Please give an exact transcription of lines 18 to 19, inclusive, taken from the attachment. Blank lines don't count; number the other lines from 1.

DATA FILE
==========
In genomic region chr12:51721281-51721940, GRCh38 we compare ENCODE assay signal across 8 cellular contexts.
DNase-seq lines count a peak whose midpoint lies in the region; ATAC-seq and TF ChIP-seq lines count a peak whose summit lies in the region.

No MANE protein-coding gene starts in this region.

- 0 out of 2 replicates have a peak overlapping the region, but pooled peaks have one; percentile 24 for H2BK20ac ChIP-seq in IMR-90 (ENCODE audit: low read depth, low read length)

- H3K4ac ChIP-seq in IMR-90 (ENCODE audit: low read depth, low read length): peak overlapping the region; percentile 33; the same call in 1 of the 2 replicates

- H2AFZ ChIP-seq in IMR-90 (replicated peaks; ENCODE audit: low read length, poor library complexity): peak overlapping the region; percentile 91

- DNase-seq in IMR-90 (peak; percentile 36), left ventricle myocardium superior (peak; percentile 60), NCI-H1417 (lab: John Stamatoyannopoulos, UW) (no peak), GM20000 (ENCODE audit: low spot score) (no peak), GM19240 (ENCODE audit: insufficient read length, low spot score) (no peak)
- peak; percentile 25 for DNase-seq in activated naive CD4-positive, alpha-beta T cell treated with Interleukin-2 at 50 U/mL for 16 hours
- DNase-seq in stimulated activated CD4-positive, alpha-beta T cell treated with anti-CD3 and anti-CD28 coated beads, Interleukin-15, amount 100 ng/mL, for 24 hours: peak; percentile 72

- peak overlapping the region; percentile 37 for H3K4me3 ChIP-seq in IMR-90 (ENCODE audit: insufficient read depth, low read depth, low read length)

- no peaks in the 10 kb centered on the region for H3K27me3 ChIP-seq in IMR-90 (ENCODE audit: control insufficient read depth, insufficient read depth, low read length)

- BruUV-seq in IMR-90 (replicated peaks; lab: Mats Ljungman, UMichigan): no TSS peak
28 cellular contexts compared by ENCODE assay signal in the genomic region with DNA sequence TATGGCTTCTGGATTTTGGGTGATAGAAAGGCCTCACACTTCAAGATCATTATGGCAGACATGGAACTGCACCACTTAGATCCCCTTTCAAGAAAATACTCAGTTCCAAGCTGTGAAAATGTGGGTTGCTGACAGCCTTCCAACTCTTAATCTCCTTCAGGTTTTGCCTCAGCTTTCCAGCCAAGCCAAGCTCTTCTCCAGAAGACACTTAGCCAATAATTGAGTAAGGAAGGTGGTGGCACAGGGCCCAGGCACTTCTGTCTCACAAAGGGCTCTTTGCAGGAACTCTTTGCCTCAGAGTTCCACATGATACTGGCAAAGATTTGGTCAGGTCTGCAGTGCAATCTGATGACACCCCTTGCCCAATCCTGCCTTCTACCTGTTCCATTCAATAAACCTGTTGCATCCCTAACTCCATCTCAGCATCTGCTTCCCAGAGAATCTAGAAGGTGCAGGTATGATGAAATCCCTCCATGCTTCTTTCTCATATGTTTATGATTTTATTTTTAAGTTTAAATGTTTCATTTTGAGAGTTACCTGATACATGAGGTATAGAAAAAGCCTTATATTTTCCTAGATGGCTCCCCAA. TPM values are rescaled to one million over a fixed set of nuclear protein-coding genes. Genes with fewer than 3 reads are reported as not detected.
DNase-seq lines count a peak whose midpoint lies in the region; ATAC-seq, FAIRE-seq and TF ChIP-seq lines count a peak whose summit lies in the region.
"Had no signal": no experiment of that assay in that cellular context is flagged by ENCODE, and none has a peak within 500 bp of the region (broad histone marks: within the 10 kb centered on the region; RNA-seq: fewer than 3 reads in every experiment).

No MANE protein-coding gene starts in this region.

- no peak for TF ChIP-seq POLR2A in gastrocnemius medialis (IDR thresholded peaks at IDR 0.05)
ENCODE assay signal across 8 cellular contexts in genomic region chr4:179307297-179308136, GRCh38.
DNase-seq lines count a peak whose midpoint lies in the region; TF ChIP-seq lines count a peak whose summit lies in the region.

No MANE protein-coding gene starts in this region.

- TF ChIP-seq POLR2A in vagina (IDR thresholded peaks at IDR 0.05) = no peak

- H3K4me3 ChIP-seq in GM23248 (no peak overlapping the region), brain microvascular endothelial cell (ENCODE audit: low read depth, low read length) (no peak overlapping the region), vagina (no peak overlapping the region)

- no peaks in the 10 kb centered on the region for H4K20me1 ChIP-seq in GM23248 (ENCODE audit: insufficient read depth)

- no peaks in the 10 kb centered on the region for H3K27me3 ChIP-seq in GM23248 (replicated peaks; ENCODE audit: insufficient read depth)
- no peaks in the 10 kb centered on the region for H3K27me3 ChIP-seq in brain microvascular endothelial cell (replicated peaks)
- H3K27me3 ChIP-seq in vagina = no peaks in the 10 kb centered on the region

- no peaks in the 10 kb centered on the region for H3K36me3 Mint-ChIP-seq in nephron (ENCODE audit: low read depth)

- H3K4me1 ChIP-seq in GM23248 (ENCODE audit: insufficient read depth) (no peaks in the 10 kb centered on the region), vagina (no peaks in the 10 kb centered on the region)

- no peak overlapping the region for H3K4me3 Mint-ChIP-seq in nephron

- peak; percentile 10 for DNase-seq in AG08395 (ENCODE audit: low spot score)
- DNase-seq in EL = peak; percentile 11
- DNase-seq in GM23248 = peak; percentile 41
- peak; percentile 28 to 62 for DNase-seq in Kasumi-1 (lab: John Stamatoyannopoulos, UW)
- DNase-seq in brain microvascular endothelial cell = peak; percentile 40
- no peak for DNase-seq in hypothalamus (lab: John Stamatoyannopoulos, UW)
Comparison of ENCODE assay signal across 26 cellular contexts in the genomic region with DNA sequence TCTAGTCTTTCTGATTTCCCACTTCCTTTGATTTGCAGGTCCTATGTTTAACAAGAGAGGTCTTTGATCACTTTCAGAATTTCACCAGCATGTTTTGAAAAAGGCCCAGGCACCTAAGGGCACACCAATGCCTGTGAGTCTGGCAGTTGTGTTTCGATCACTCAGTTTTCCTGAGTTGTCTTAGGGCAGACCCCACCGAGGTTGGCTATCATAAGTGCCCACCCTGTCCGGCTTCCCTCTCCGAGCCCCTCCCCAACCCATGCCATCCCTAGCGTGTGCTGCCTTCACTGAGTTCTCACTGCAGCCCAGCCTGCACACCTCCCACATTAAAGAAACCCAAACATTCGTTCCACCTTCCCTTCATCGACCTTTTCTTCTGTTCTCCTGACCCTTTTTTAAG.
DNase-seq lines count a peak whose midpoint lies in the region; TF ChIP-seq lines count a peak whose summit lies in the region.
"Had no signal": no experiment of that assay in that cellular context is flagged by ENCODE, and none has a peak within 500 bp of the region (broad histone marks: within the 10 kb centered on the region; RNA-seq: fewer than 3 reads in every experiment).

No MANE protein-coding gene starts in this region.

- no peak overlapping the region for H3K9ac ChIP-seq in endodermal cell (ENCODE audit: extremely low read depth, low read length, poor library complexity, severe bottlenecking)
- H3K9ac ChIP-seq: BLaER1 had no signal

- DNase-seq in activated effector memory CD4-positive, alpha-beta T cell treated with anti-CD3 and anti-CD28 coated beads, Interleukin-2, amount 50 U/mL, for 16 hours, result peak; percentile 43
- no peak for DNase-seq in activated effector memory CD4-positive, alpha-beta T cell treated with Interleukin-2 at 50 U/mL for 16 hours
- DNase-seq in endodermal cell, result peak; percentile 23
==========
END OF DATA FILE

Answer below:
ENCODE assay signal across 8 cellular contexts in genomic region chr4:179307297-179308136, GRCh38.
DNase-seq lines count a peak whose midpoint lies in the region; TF ChIP-seq lines count a peak whose summit lies in the region.